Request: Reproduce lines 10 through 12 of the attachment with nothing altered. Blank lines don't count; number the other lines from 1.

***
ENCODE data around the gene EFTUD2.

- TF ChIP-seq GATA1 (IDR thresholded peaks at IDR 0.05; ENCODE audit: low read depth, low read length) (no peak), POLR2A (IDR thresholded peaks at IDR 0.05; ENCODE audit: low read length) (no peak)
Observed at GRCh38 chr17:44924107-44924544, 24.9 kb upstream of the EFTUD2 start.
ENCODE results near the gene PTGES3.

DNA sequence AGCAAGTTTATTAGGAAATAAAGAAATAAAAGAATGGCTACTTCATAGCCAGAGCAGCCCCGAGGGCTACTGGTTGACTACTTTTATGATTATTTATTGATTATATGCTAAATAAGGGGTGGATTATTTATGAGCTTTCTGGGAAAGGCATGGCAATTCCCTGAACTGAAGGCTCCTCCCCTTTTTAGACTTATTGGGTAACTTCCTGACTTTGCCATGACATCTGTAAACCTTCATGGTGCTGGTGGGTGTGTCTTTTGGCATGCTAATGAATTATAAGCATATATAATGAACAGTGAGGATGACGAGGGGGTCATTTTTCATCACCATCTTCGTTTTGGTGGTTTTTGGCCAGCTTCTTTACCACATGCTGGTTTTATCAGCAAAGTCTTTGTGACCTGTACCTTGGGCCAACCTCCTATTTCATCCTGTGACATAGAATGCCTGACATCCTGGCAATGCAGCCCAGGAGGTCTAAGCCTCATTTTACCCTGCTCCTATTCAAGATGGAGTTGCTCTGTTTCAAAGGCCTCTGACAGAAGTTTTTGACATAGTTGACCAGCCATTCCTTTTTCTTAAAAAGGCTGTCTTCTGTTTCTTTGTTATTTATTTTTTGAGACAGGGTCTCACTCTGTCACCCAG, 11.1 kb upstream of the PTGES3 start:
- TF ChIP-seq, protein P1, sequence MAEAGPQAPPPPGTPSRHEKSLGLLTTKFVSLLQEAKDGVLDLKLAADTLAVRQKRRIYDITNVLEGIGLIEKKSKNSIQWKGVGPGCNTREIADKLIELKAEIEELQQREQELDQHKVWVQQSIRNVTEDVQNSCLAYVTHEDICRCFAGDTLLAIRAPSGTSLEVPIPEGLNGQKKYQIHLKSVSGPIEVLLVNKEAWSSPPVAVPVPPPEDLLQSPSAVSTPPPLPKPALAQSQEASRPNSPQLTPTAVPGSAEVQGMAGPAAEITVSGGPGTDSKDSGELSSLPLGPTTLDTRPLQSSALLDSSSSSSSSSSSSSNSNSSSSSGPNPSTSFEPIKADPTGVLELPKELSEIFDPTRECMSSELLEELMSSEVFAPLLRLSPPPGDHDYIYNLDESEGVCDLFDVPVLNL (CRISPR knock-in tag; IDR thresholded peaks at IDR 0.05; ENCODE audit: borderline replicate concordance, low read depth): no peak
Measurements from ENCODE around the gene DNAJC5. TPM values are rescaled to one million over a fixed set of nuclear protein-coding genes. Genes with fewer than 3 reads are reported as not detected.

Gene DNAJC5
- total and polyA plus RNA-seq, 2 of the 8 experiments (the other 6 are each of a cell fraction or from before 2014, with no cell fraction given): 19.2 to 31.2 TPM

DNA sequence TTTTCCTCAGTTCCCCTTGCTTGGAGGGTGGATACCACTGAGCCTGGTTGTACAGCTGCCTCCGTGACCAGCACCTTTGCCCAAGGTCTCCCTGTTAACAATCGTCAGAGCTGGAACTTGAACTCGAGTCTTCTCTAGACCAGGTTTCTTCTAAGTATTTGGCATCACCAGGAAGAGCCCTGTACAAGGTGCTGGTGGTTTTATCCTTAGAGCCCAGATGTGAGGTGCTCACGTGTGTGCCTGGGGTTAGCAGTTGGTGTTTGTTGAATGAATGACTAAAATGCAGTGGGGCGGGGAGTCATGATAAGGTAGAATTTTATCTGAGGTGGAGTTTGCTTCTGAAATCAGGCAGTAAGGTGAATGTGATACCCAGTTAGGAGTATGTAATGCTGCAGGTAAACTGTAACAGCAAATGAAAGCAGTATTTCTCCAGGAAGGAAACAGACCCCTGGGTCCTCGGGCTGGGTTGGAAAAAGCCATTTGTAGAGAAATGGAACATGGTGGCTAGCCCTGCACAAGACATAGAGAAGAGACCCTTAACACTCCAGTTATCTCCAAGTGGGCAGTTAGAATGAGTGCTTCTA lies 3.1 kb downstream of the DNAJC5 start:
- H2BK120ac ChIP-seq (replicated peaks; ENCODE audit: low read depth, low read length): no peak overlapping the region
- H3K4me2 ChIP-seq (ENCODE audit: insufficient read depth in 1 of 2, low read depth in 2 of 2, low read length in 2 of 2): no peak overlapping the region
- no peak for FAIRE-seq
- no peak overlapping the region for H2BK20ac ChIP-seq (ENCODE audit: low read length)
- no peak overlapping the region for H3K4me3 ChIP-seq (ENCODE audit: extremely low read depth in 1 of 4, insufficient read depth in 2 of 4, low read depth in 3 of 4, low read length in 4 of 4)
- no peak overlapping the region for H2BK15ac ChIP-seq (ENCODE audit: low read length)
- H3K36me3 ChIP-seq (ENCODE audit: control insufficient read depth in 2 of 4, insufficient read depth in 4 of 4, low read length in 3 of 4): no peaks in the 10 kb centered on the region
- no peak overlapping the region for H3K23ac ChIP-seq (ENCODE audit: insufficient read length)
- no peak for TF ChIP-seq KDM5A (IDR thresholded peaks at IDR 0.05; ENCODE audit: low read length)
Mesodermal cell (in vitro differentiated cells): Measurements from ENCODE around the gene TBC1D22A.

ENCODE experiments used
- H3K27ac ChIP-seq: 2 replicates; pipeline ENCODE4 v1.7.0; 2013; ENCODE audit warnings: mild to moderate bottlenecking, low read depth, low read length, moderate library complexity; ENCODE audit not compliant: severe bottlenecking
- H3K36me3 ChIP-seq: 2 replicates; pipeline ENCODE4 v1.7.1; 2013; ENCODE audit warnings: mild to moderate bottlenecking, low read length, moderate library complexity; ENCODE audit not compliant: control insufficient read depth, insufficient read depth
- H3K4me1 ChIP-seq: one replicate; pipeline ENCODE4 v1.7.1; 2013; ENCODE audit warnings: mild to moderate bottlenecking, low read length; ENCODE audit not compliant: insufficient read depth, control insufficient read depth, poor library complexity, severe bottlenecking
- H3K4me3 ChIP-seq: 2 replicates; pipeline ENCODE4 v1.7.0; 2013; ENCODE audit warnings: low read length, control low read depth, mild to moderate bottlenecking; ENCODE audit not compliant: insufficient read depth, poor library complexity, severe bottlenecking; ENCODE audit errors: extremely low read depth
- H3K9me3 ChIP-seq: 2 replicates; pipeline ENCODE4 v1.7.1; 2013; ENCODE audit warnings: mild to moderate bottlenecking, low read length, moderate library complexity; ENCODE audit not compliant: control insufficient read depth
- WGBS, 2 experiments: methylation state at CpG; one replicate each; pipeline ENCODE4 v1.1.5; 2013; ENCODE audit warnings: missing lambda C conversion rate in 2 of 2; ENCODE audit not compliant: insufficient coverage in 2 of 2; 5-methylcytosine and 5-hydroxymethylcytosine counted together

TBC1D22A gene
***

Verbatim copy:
DNA sequence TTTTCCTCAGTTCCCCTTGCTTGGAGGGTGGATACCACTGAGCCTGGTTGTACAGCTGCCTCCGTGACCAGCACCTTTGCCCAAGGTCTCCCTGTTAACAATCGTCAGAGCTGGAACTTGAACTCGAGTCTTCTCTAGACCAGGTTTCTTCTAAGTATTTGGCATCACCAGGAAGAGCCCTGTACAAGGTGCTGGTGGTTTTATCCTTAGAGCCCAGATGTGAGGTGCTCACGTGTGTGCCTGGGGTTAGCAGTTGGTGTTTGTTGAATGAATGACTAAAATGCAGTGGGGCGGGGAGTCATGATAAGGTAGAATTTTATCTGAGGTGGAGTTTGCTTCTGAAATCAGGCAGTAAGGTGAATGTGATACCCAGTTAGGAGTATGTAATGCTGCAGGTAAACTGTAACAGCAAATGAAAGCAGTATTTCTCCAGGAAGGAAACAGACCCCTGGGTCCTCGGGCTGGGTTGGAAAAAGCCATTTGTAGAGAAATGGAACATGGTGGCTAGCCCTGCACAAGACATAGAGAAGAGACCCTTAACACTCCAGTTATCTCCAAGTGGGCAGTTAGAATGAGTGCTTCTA lies 3.1 kb downstream of the DNAJC5 start:
- H2BK120ac ChIP-seq (replicated peaks; ENCODE audit: low read depth, low read length): no peak overlapping the region
- H3K4me2 ChIP-seq (ENCODE audit: insufficient read depth in 1 of 2, low read depth in 2 of 2, low read length in 2 of 2): no peak overlapping the region